Fake Elon Musk Twitter accounts promote Bitcoin scams raising $170,000

Several verified Twitter accounts were hacked to impersonate Elon Musk on November 5 and one of them collected nearly $170,000.

After compromising the verified accounts, the scammers changed the name and profile picture to impersonate Tesla’s CEO. The scammers then published in threads of comments initiated by the real Elon Musk to give the impression of legitimacy. Some of the fraud tweets said that Elon Musk conducted “the world’s largest crypto-draw” for those using “Bitcoic” (Bitcoin) and provided a link to “participate” in the draw.

Fake Elon Musk Twitter accounts promote Bitcoin scams raising $170,000

To bypass Twitter’s security measures, the scammers subtly changed one of the characters in the name while maintaining an ad name that seemed to be “Elon Musk” at a glance, preventing Twitter from automatically earmarking the account.

It is said that the hackers have compromised several different accounts, including those of film producer Pathe U.K. and US politician Frank Pallone Jr.

Related:   DeepMind will form an ethics unit for Artificial Intelligence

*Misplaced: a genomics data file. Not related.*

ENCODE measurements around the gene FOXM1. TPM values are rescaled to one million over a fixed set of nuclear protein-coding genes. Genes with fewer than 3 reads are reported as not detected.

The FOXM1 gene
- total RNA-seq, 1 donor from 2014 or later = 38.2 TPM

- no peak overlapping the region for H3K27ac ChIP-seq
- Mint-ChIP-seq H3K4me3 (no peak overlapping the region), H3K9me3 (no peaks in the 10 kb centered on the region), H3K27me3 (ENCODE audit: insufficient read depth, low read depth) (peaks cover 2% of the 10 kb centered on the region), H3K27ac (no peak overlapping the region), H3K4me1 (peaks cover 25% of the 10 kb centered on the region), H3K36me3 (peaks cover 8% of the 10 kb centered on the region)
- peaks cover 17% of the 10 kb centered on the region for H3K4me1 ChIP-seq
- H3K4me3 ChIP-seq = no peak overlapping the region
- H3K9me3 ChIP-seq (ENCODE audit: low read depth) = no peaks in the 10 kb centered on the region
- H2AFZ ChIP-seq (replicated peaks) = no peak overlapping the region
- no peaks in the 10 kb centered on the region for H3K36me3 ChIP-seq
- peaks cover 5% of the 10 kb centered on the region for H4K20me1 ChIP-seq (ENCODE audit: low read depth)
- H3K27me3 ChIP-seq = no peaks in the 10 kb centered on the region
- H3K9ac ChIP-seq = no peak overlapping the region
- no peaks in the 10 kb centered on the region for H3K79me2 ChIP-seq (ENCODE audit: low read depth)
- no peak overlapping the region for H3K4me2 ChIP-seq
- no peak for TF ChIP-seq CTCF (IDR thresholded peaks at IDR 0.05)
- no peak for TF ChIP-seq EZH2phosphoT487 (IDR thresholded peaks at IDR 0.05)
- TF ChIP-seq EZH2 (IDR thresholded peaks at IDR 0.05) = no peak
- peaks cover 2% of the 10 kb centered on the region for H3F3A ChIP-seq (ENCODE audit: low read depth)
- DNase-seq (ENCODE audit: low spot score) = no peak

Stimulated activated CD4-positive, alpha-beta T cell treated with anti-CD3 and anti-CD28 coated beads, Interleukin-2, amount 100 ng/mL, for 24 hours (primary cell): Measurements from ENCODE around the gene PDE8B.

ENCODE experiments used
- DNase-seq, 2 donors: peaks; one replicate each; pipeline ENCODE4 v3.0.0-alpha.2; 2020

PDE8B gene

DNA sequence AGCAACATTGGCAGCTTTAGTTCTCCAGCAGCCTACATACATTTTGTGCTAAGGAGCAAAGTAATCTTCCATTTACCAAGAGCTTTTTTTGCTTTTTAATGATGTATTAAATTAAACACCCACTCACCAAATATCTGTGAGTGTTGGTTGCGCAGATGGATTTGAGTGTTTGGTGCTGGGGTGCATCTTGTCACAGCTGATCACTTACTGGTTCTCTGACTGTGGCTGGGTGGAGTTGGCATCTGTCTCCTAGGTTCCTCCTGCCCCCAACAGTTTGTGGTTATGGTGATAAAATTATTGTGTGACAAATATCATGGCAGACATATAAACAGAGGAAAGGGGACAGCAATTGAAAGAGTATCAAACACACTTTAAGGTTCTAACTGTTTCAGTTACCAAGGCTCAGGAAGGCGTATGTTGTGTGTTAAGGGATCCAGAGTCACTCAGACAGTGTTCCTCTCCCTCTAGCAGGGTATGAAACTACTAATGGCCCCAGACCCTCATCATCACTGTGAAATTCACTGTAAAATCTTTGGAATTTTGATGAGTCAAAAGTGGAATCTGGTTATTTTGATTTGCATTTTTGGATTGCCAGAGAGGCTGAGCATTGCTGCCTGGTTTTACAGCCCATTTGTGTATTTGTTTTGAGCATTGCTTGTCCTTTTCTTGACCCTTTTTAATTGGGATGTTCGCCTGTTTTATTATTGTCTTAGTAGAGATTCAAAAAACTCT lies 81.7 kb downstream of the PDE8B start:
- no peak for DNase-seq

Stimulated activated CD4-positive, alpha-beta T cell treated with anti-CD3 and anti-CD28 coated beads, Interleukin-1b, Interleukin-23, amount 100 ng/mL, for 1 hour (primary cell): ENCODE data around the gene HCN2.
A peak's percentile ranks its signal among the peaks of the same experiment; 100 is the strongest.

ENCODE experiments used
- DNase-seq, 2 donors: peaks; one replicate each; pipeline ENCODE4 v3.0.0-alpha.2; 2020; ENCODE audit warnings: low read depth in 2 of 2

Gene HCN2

Daily animal reporter Lachlan Markay reported that sources from the Pallone campaign confirmed that the account had been pirated, but without saying a political goal: “It looks like a Bitcoin scam.

Later, it was added that one of the BTC purses used in the scams received $158,256 and that payments “continue”. At the time of going to press, the address mentioned by Markay had a closing balance of BTC 26.38 (USD 168,930).

In April, telegram founder and CEO Pavel Durov twittered a warning and told his followers that the messaging application had suffered some downtime due to overheating of its server clusters. Durovs Tweet drew attention to fake fraudsters who posed as CEO of Telegram and claimed to offer crypto to users as a “thank you for your support”.

In January, Twitter saw an influx of Litecoin’s founder (LTC) imitators, “Charlie Lee”, with several scammers posing as creators of LTC and applying for a fake LTC gift. Most scammers used Twitter handlers with names very similar to the real Charlie Lee, @SatoshiLitez, like @SatoshiLitez and @SatoshiLitee_.

Related:   Intel CEO considers transition difficulties to destroy CPU market share concept

Source